I tend to agree with Scott here, although I would not be as apocalyptic as he is in his last two sentences.
-----Original Message-----
From: International Auxiliary Languages [mailto:[log in to unmask]] On Behalf Of Scott Raney
Sent: Tuesday, July 29, 2014 4:48 PM
To: [log in to unmask]
Subject: Re: Source languages of Pandunia

On Tue, Jul 29, 2014 at 2:46 PM, Risto Kupsala <[log in to unmask]> wrote:

> It seems to me that auxlangers believe that it is our generation who 
> will adopt the auxlang. I don't think so. Currently I am the only one 
> among my siblings, colleagues, former classmates and neighbours who 
> cares about auxlangs or bothers to study new languages seriously in 
> adulthood. If the auxlang is established during my lifetime, I don't 
> think any of them will begin to learn it. There won't be sudden "gold 
> rush" for the auxlang. My children, who are not yet in school, won't 
> have a chance to learn the auxlang in school. The auxlang will come slow. It is not for our generation.

Tell me, though, are any of those children learning (or will be
learning) English in school?  If so, there's your counterargument: If we don't do something to provide an alternative, English will become the auxlang.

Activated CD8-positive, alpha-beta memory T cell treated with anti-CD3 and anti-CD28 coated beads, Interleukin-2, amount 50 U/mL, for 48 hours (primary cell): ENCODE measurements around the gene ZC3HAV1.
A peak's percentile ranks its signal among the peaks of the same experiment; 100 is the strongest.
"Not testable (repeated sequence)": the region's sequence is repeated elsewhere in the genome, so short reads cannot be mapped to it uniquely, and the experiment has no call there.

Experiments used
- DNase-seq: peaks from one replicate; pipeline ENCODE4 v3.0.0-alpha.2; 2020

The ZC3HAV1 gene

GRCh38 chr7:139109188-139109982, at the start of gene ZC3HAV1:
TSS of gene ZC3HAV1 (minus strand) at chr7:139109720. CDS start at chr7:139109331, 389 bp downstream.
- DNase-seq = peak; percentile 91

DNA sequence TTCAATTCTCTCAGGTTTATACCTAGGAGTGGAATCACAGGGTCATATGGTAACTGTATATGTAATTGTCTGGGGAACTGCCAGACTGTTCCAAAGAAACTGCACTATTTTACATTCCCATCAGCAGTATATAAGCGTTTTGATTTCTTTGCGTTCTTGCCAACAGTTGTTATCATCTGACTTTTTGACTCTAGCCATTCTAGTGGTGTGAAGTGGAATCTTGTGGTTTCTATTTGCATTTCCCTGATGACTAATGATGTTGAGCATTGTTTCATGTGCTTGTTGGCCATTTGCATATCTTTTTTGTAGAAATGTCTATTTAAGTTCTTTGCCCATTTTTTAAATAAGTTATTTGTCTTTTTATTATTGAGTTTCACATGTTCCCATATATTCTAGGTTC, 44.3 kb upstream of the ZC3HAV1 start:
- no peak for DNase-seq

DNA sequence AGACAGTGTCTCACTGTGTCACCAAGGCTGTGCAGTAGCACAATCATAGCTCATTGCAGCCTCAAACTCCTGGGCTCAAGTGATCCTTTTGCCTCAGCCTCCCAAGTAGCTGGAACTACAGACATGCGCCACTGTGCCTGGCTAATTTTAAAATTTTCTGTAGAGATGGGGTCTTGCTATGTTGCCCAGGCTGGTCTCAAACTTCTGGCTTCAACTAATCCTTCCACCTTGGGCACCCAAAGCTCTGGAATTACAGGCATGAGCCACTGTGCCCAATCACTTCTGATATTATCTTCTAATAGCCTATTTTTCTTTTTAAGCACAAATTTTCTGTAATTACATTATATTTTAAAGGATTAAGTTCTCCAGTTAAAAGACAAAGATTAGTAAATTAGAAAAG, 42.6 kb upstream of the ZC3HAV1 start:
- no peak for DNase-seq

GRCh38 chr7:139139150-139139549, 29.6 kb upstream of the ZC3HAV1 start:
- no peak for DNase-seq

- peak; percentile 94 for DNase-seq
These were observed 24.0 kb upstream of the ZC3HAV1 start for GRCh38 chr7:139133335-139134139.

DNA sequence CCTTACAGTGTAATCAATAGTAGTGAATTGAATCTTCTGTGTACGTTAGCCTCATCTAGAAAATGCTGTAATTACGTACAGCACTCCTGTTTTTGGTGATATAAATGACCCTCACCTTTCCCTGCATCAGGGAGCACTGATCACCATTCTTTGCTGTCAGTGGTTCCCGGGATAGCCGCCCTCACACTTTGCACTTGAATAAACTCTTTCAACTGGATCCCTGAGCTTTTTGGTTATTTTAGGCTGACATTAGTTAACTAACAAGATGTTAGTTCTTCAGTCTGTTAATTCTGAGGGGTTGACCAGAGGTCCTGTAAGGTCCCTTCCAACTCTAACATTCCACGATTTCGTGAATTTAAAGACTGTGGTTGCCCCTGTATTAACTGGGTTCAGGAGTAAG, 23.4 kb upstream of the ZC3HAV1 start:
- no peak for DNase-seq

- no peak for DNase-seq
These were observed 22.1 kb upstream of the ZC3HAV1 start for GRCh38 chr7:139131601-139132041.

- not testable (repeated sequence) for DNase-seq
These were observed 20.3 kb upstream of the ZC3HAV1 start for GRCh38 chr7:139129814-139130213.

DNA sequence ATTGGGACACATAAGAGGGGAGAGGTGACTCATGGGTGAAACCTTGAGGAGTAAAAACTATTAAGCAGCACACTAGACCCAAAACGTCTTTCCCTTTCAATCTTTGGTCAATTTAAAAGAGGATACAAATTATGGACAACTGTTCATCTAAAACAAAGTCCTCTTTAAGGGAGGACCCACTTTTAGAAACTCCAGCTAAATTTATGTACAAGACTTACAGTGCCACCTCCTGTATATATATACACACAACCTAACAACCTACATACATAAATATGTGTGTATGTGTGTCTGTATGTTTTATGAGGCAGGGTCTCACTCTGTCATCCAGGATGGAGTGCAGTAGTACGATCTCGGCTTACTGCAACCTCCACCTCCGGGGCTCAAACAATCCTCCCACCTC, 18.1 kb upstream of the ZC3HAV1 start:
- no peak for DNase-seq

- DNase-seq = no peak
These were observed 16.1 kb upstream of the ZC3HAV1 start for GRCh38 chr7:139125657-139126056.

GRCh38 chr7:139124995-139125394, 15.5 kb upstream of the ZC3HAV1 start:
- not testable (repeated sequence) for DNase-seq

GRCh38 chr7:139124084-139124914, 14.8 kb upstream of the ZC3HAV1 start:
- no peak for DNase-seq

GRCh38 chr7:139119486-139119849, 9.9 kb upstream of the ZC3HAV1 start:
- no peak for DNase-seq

> That's why it is silly in my opinion to base decisions about the 
> vocabulary of the auxlang on facts about what foreign languages the 
> current generations learned in school. They are not the ones who will 
> learn the auxlang, so their knowledge of foreign language X is 
> inconsequential. However their home language is important, because 
> that's the language that their children and grandchildren speak.

Again, how many Chinese children are learning English in school?  How many of them are coming to the US for university?  The answer is in the millions, or tens of millions.  How do you propose to compete with that?

> So, in my opinion, it doesn't make sense to create an auxlang that 
> fits like a glove to the current situation. The perspective has to be 
> longer and the view more stable.

You seem to have faith that the auxlang adoption will come via some sort of gradual process, taking generations.  I dispute that for three reasons, the first being the above argument that English will become the auxlang if we don't come up with something better that the people living today can use instead.  The second reason is that I see no reason to believe that a long-term auxlang project will result in a better language than what we can create right now using the technology we already have.  The third reason is that if we *don't* have an auxlang and a way to head off tribal/nationalistic/racial conflict, the coming era of resource shortages puts our entire species at considerable risk of, if not extinction, a rather severe pruning.  Are you willing to risk that if adopting a more aggressive schedule could prevent it?